TriHealth recently suffered software glitch which replaced the mailing addresses of 1,126 TriHealth patients with an old address. The healthcare organization had the old address on another file. The glitch resulted in sending billing statements and other correspondence to the previous addresses of patients.
“Please be assured that TriHealth takes patient privacy very seriously. The addresses of the affected patients have been corrected in TriHealth’s computer system and the software problem has been fixed. Please accept our sincere apology for any inconvenience this may have caused.”
Facility mentioned that they can’t confirm whether the billing statements was sent to patients current addresses. It is notifying patients of the incident. Incorrect billing statements, advisory letters, and other letters were sent to affected patients between November 15, 2016 and January 12, 2017.
Affected information included patient name, financial charges, payments and adjustments, balance and amount due, and appointment reminders, among other pieces of information. Facility mentioned that no sensitive patient information, such as Social Security numbers or credit card numbers, were affected.
TriHealth mentioned that there is no evidence of information misuse. It has offered a free credit report annually. It has now resolved the software problem.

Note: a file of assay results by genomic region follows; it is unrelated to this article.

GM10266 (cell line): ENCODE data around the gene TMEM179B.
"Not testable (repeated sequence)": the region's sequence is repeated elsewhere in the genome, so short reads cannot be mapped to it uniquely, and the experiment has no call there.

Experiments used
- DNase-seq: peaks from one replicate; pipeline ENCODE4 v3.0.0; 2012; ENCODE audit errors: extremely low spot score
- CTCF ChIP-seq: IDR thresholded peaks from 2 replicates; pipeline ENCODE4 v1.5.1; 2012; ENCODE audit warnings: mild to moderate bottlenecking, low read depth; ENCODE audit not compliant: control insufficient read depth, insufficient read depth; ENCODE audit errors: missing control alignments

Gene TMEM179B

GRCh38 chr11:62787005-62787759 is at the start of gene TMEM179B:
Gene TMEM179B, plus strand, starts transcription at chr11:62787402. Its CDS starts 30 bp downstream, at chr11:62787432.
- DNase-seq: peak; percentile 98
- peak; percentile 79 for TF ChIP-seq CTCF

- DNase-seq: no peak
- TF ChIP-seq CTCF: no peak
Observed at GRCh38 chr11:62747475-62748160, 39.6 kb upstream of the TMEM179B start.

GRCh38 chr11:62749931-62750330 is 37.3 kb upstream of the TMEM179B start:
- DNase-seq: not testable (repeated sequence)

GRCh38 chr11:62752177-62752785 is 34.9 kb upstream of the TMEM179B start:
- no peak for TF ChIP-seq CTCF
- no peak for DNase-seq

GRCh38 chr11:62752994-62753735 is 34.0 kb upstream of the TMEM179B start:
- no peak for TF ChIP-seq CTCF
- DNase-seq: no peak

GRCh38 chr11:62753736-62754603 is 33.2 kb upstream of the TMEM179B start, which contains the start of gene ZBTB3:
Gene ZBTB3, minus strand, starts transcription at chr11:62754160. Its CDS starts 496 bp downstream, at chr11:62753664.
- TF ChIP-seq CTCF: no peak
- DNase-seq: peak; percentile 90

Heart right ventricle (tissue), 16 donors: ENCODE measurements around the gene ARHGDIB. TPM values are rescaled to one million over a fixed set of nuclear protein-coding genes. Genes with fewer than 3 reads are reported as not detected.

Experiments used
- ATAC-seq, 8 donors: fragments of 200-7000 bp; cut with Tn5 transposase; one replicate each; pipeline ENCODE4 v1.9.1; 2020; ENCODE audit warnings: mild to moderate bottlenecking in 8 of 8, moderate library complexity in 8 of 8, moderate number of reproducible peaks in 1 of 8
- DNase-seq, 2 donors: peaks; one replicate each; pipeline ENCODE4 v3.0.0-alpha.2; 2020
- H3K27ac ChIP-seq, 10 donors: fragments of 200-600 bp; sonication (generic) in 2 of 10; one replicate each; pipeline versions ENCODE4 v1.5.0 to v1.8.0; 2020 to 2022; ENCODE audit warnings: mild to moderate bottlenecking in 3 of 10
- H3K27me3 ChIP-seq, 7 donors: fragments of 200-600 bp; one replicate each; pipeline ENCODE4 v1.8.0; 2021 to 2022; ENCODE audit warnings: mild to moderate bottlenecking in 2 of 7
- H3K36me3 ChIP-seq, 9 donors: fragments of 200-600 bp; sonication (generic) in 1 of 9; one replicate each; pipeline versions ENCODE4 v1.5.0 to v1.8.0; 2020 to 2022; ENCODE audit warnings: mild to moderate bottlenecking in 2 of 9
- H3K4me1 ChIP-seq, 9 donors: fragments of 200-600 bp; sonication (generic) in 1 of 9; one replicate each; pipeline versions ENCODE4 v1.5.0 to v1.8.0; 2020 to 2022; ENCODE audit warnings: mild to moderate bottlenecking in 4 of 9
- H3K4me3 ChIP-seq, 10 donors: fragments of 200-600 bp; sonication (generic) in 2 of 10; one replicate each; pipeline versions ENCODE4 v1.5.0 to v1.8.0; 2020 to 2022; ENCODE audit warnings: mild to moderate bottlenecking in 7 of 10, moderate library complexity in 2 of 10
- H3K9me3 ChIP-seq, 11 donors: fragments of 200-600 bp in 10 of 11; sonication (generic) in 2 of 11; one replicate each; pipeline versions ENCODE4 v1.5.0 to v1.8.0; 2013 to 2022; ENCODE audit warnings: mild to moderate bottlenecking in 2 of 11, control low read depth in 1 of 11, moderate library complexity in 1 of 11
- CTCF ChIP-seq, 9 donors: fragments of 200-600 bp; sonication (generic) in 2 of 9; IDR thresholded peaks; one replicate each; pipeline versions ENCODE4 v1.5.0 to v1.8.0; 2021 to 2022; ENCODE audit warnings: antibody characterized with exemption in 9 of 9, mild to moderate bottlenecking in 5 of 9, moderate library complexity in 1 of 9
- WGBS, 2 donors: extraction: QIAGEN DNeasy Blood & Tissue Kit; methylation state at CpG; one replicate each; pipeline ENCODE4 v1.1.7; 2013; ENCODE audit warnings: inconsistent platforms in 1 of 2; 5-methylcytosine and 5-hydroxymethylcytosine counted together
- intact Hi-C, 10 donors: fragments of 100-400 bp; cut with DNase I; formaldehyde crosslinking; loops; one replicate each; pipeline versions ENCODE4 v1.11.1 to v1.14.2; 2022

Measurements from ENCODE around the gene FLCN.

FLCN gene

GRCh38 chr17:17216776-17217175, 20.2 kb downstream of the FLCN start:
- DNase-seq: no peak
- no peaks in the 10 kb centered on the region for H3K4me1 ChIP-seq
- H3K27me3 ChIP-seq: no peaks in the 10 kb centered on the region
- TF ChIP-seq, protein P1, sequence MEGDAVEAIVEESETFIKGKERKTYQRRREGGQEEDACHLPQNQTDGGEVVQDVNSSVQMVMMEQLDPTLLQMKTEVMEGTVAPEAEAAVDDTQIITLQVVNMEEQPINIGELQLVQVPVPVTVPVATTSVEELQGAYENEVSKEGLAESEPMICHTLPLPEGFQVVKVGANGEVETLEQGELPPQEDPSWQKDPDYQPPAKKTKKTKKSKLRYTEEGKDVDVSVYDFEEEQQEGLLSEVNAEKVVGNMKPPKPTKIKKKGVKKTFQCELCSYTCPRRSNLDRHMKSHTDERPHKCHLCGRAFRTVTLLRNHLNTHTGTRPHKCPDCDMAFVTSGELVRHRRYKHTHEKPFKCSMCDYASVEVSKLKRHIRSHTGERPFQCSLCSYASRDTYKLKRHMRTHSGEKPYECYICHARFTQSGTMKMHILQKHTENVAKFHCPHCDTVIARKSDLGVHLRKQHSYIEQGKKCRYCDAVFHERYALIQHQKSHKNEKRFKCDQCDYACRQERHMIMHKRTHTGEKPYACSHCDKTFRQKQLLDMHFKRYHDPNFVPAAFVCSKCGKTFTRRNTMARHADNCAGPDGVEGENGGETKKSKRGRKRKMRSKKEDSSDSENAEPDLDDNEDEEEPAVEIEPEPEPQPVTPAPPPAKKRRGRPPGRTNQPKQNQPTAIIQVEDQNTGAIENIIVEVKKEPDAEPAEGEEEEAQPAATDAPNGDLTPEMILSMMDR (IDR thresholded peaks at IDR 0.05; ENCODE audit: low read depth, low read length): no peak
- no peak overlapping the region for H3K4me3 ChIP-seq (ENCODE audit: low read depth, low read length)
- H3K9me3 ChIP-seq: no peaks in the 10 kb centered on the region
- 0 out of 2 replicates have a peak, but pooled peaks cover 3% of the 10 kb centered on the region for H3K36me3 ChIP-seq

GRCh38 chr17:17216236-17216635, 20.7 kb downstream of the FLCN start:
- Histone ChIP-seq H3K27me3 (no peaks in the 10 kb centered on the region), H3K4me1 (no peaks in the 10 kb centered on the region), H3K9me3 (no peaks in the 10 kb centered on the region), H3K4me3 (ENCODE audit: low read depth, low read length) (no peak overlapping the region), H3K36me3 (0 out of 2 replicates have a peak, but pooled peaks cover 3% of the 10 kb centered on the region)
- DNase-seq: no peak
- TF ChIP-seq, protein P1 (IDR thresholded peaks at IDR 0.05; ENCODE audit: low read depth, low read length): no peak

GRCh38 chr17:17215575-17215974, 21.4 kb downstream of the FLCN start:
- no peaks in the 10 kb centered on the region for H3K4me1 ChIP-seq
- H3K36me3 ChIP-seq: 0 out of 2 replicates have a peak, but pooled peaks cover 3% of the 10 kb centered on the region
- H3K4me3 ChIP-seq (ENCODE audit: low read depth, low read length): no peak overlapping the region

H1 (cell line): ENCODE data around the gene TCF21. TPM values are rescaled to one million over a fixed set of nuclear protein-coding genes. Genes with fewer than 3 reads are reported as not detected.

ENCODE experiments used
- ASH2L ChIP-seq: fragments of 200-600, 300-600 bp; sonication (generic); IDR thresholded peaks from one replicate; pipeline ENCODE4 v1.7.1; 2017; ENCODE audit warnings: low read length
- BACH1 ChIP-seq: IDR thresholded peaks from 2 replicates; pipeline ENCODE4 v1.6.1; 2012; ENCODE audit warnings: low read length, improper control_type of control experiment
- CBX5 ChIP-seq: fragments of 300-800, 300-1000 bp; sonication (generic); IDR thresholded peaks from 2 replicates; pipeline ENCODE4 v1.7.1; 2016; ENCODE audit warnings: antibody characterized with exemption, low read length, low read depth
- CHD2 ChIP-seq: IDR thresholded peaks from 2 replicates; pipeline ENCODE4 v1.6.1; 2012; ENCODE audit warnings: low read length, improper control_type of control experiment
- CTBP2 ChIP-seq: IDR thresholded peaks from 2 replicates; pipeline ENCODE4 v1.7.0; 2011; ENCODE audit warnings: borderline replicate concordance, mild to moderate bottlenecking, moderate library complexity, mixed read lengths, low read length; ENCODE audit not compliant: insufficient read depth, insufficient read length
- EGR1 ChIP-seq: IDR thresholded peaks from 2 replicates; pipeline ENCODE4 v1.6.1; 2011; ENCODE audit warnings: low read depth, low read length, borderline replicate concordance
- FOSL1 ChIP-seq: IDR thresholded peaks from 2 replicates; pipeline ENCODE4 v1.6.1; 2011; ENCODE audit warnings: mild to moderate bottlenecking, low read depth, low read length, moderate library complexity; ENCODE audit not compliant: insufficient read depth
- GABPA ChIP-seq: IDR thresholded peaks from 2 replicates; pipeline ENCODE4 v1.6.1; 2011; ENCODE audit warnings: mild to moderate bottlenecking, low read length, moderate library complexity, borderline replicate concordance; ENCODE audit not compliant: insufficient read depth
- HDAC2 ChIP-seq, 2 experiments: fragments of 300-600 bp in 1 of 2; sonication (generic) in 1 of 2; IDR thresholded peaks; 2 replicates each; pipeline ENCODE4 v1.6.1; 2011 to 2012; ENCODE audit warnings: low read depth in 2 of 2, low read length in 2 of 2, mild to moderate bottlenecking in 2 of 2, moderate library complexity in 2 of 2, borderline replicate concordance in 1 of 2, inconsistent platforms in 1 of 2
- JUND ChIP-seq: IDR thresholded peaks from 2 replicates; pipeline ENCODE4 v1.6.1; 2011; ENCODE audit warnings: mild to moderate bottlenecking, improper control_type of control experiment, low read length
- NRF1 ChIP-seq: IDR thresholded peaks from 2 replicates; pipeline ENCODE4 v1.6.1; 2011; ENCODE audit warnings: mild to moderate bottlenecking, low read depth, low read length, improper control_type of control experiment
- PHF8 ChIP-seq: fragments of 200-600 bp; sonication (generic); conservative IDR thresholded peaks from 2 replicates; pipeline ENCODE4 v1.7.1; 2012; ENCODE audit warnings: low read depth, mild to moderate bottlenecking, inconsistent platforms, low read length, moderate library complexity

“Bethesda and Good Samaritan Hospital joined together to form TriHealth in 1995, bringing together two of Cincinnati’s finest health care organizations. Through these two acute care hospitals and more than 130 sites of care, TriHealth provides a wide range of clinical, educational, preventive and social programs. TriHealth’s non-hospital services include physician practice management, fitness centers and fitness center management, occupational health centers, home health and hospice care.”
According to a study conducted most of data breaches are the result of human mistakes and system problems.
“While external attackers and their evolving methods pose a great threat to companies, the dangers associated with the insider threat can be equally destructive and insidious,” says Larry Ponemon, chairman and founder of security research think tank the Ponemon Institute.
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